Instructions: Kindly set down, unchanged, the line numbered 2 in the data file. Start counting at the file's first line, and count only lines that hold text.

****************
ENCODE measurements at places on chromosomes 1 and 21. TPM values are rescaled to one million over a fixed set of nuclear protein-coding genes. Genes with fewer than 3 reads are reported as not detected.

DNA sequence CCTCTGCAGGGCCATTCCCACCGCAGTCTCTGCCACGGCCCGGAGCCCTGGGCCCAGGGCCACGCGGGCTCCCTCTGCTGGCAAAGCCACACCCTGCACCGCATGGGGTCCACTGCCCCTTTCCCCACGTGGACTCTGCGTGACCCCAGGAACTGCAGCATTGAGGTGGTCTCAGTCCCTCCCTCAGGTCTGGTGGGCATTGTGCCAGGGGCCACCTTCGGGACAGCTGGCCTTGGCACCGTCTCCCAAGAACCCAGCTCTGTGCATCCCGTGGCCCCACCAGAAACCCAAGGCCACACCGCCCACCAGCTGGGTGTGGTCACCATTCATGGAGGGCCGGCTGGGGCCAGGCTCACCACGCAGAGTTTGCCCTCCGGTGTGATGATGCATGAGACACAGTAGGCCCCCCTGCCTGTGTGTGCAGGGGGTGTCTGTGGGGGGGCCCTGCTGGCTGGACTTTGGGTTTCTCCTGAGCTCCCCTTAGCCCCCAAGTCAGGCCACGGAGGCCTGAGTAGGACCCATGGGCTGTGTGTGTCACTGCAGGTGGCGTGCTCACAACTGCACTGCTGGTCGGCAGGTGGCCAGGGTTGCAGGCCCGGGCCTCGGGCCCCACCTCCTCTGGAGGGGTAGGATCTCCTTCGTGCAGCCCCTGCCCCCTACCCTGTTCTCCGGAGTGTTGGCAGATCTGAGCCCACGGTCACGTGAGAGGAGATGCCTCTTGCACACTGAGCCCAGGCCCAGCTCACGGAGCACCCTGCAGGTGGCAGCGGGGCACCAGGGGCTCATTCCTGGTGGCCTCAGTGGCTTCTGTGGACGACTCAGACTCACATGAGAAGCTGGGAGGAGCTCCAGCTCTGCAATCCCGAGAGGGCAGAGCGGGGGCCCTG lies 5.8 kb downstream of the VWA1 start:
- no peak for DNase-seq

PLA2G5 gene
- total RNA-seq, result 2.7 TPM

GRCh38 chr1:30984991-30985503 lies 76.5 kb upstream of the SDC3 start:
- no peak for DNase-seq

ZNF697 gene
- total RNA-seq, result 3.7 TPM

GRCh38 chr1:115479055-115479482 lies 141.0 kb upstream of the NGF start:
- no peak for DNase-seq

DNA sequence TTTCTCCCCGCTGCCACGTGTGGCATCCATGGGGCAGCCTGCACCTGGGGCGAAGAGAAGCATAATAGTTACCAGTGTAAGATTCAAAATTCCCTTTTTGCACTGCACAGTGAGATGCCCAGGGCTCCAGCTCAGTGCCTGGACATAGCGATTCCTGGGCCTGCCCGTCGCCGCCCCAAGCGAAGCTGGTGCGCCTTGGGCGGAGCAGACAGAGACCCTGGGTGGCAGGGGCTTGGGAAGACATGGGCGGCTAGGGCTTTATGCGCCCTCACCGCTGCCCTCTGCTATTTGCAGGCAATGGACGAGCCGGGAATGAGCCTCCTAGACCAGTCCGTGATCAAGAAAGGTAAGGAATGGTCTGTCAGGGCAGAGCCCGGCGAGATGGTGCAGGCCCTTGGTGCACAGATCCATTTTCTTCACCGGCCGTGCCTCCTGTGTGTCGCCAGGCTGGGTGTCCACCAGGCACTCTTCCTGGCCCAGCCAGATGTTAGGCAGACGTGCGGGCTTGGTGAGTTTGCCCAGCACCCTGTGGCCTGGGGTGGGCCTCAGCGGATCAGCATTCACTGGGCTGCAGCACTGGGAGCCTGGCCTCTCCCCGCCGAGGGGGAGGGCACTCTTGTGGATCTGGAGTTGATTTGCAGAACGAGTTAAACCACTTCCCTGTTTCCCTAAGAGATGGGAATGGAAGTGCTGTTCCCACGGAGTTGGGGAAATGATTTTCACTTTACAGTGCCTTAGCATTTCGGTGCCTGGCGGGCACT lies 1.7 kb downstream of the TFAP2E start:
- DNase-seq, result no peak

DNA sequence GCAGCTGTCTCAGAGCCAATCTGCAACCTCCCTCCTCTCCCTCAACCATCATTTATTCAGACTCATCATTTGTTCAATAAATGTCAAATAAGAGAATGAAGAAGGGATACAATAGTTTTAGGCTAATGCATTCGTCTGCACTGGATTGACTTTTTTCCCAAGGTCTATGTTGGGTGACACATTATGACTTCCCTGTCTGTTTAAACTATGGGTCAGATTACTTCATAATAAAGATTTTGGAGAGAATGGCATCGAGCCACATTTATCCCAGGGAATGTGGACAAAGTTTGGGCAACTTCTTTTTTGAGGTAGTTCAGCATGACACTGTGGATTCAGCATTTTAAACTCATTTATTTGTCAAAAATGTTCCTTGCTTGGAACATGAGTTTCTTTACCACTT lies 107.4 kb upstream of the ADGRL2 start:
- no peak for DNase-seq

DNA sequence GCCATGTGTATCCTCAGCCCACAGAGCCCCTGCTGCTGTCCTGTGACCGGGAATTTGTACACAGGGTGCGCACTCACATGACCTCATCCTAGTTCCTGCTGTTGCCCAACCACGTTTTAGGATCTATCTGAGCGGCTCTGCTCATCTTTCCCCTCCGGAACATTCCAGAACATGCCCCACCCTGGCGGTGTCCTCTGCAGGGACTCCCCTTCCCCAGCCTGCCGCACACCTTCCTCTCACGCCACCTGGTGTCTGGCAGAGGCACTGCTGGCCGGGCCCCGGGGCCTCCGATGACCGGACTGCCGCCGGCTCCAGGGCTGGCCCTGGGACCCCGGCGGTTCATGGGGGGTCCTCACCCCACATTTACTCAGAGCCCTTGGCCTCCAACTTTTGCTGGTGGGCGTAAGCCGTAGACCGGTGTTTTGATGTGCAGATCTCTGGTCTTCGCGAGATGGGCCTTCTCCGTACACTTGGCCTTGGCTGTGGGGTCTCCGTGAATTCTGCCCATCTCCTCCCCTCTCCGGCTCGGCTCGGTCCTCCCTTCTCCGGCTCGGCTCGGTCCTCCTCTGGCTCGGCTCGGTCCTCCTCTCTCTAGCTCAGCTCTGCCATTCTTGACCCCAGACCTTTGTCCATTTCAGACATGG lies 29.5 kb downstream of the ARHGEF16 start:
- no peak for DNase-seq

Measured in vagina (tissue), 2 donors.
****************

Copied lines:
DNA sequence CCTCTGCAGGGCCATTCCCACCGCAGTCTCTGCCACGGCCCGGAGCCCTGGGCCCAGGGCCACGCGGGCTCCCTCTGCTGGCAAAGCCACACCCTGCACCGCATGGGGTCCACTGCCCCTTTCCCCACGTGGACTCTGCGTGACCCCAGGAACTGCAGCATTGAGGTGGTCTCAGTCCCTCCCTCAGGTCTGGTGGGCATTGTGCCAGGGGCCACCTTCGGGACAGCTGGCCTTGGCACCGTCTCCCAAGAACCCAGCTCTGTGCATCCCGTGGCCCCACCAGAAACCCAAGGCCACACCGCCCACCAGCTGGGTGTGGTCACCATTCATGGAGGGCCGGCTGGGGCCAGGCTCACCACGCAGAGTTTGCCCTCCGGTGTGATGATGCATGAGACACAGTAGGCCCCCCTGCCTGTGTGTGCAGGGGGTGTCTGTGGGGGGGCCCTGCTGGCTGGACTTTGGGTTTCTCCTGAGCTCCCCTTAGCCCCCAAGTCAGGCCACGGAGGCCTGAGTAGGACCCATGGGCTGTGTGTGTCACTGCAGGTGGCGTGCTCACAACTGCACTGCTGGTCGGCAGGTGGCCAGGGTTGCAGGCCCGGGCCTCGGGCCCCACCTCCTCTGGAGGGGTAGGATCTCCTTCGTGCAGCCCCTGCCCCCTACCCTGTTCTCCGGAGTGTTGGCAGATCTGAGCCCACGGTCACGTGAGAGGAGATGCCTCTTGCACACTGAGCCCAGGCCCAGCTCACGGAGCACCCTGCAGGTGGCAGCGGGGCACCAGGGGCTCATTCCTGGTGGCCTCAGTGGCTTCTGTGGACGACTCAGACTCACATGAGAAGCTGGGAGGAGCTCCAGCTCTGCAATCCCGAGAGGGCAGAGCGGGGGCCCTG lies 5.8 kb downstream of the VWA1 start: